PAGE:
# 3.1 Factors and Multiples of Whole Numbers. A prime number A Composite number A factor of a Number Prime Factorization Greatest Common Factor Common Multiple.

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3.1 Factors and Multiples of Whole Numbers

A prime number A Composite number A factor of a Number Prime Factorization Greatest Common Factor Common Multiple NEW VOCABULARY

A Prime Number Is exactly divisible only by itself and 1 The number 1 is not considered a prime number Examples: 2, 3, 5, 7, 11, 13, 17, 19...

have factors and can be written as the product of prime numbers Example: 12 = 2 x 2 x 3 = 2² x 3 A Composite Number This multiplying is called PRIME FACTORING

The factoring of numbers: can only be done in one way Example: 6 = 2 x 3 or 3 x 2 Example: 6 = 1 x 6 or 6 x 1 Prime Factorization No other number can be written as the product of prime factors in this way This is not prime factoring because neither 6 nor 1 are Prime Numbers

Determining the Prime Factors of a Whole Number: Write the Prime Factorization of 3300 Method #1 (Factor Tree): Draw a factor tree. Write 3300 as a product of 2 factors. Both 33 and 100 are composite numbers, so we can factor again. Both 3 and 11 are prime factors, but 4 and 25 can be factored further. The prime factors of 3300 are 2, 3, 5, and 11. The prime factorization of 3300 is: 2 · 2 · 3 · 5 · 5 · 11, or 2 2 · 3 · 5 2 · 11

Determining the Prime Factors of a Whole Number: Write the Prime Factorization of 3300 Method #2 (Repeated Division): Use Repeated Division by prime factors. Begin by dividing 3300 by the least prime factor, which is 2. Divide by 2 until 2 is no longer a factor. Continue to divide each quotient (= result) by a prime factor until the quotient is 1. 3300 : 2 = 1650 1650 : 2 = 825 825 : 3 = 275 275 : 5 = 11 11 : 11 = 1

POWERPOINT PRACTICE PROBLEM Write the Prime Factorization of 2646

The Greatest Common Factor (GCF) Is the greatest factor the numbers have in common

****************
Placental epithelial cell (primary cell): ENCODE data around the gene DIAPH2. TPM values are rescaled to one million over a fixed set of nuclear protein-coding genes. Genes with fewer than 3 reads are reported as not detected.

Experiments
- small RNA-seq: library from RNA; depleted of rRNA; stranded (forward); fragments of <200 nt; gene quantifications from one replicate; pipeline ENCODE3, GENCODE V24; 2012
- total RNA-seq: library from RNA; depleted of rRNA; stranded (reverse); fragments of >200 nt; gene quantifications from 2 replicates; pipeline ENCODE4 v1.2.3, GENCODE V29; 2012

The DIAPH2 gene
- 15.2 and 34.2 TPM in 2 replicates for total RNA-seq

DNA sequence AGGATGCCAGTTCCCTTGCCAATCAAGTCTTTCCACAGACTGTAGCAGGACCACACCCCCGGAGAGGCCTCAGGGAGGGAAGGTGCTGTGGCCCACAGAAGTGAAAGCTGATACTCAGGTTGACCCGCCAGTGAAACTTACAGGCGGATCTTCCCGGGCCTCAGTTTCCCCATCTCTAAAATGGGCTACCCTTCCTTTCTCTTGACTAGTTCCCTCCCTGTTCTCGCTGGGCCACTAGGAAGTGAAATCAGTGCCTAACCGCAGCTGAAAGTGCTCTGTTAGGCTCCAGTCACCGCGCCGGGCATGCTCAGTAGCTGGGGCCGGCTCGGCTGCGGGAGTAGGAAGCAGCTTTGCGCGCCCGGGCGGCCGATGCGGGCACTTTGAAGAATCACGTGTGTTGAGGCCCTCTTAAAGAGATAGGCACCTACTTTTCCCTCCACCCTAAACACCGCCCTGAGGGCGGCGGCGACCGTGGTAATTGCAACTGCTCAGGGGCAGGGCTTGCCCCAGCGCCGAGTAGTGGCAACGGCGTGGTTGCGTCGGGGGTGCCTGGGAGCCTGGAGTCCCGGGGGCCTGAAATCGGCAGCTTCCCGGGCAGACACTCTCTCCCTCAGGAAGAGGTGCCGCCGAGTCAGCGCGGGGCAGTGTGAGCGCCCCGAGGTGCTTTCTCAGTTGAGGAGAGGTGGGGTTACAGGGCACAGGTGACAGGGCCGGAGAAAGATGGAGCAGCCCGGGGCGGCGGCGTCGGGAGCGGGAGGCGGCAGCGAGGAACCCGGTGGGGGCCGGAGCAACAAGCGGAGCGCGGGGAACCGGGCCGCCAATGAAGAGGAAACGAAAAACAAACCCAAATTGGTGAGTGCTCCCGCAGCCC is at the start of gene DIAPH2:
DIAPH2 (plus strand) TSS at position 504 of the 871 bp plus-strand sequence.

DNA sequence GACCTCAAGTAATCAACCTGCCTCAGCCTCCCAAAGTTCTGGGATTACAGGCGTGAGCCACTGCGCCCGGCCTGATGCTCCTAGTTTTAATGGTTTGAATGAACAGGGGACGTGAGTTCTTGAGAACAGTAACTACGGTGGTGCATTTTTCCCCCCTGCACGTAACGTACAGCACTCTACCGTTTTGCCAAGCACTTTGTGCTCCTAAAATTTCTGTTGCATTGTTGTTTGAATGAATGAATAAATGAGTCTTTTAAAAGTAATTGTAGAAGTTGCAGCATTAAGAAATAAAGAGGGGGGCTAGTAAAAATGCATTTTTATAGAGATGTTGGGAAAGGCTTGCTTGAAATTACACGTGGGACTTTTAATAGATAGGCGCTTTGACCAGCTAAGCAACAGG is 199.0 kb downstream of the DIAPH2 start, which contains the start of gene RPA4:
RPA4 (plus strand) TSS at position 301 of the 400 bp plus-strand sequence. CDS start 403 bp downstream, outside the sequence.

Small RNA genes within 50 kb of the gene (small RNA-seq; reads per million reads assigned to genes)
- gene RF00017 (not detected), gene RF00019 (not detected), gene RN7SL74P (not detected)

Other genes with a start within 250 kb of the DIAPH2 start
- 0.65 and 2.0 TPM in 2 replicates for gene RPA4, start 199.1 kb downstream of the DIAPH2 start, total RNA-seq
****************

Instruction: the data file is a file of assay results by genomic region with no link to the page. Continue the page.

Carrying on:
What is the GCF of 12 and 20 Method #2 (Repeated Division):Method #1 (Factor Tree): 3300 : 2 = 1650 1650 : 2 = 825 825 : 3 = 275 275 : 5 = 11 11 : 11 = 1

What is the GCF of 12 and 20 Method #2 (Repeated Division): Use Repeated Division to determine all the Prime Factors of each number Write Prime Factorization for both of them Pick the which one(s) are common to both and multiply them 12 : 2 = 6 6 : 2 = 3 3 : 3 = 1 Prime Factors 20 : 2 = 10 10 : 2 = 5 5 : 5 = 1 Prime Factors

POWERPOINT PRACTICE PROBLEM What is the GCF of 126 and 144

The Least Common Multiple (LCM) Of two or more numbers is the least number that is divisible by each number.

Determining the LCM of 18, 20, and 30 Method #2 (Repeated Division): Use Repeated Division to determine all the Prime Factors of each number Write Prime Factorization for each of them Identify all the different factors in all the numbers. Highlight the greatest power of each prime factor in any list. 18 : 2 = 9 9 : 3 = 3 3: 3 = 1 20 : 2 = 10 10 : 2 = 5 5: 5 = 1 30 : 2 = 15 15 : 3 = 5 5: 5 = 1 All different factors = 2, 3, 5 The greatest power of these factors = 2 2, 3 2, 5

Determining the LCM of 18, 20, and 30 Method #2 (Repeated Division): Use Repeated Division to determine all the Prime Factors of each number Write Prime Factorization for each of them Identify all the different factors in all the numbers. Highlight the greatest power of each prime factor in any list. Multiply them 18 : 2 = 9 9 : 3 = 3 3: 3 = 1 20 : 2 = 10 10 : 2 = 5 5: 5 = 1 30 : 2 = 15 15 : 3 = 5 5: 5 = 1 Multiply these factors = 2 2 ∙ 3 2 ∙ 5 = 180 The greatest power of these factors = 2 2, 3 2, 5

POWERPOINT PRACTICE PROBLEM What is the LCM of 28, 42, and 63

Where do we use Prime Factoring, GCF, and LCM?

It helps us simplify fractions, radicals, and factor algebraic expressions 42 54 √64

HOMEWORK O PAGES: 140 – 141 O PROBLEMS: 3 – 6 (a, d, f), 8 – 11 (a,b,d), 15 – 16 (a,b,d), 21

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